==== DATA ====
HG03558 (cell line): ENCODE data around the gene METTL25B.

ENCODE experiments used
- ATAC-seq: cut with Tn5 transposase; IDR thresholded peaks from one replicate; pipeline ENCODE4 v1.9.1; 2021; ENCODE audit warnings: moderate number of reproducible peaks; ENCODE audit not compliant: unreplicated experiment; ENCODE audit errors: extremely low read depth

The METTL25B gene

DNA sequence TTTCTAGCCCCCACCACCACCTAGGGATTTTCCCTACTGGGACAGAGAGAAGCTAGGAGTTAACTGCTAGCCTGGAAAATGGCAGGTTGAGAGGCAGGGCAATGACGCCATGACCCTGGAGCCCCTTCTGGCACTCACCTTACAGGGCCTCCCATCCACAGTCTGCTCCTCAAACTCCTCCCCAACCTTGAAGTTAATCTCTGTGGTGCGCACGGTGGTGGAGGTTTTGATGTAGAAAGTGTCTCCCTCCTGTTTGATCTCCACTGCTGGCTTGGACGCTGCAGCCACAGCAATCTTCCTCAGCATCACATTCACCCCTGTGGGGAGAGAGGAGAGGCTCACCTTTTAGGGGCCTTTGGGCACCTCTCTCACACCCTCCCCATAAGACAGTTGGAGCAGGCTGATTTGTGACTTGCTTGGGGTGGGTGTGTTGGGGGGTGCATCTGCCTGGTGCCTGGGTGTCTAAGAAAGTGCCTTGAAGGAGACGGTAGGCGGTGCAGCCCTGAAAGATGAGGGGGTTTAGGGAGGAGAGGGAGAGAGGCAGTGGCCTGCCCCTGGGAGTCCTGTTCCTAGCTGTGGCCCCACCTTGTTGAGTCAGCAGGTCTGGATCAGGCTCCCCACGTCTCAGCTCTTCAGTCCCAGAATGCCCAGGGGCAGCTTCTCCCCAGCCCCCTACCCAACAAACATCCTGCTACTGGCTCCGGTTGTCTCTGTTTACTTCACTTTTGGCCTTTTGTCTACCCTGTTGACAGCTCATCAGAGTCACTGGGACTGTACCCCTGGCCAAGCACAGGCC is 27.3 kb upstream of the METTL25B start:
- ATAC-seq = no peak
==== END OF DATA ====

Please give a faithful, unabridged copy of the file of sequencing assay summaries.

HG03558 (cell line): ENCODE data around the gene METTL25B.

ENCODE experiments used
- ATAC-seq: cut with Tn5 transposase; IDR thresholded peaks from one replicate; pipeline ENCODE4 v1.9.1; 2021; ENCODE audit warnings: moderate number of reproducible peaks; ENCODE audit not compliant: unreplicated experiment; ENCODE audit errors: extremely low read depth

The METTL25B gene

DNA sequence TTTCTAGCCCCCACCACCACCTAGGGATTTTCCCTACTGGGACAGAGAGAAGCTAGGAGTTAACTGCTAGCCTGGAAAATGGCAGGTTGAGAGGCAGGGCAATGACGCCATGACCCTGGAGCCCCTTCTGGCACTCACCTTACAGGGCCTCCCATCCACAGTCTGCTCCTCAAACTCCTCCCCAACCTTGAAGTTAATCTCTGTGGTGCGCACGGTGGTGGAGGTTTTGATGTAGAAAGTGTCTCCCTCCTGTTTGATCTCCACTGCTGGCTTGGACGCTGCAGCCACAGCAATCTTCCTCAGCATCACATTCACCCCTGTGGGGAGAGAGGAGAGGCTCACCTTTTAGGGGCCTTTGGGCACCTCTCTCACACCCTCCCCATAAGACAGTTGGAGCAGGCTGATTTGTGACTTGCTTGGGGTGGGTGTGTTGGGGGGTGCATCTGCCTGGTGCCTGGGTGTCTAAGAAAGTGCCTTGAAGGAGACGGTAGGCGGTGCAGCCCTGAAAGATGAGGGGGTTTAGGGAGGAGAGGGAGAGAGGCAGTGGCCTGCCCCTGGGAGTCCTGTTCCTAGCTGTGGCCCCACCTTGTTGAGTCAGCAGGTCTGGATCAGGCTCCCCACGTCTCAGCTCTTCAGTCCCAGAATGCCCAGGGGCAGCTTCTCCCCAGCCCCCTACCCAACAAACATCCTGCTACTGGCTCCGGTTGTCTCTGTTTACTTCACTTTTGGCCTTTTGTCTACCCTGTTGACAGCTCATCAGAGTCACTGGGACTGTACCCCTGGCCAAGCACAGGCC is 27.3 kb upstream of the METTL25B start:
- ATAC-seq = no peak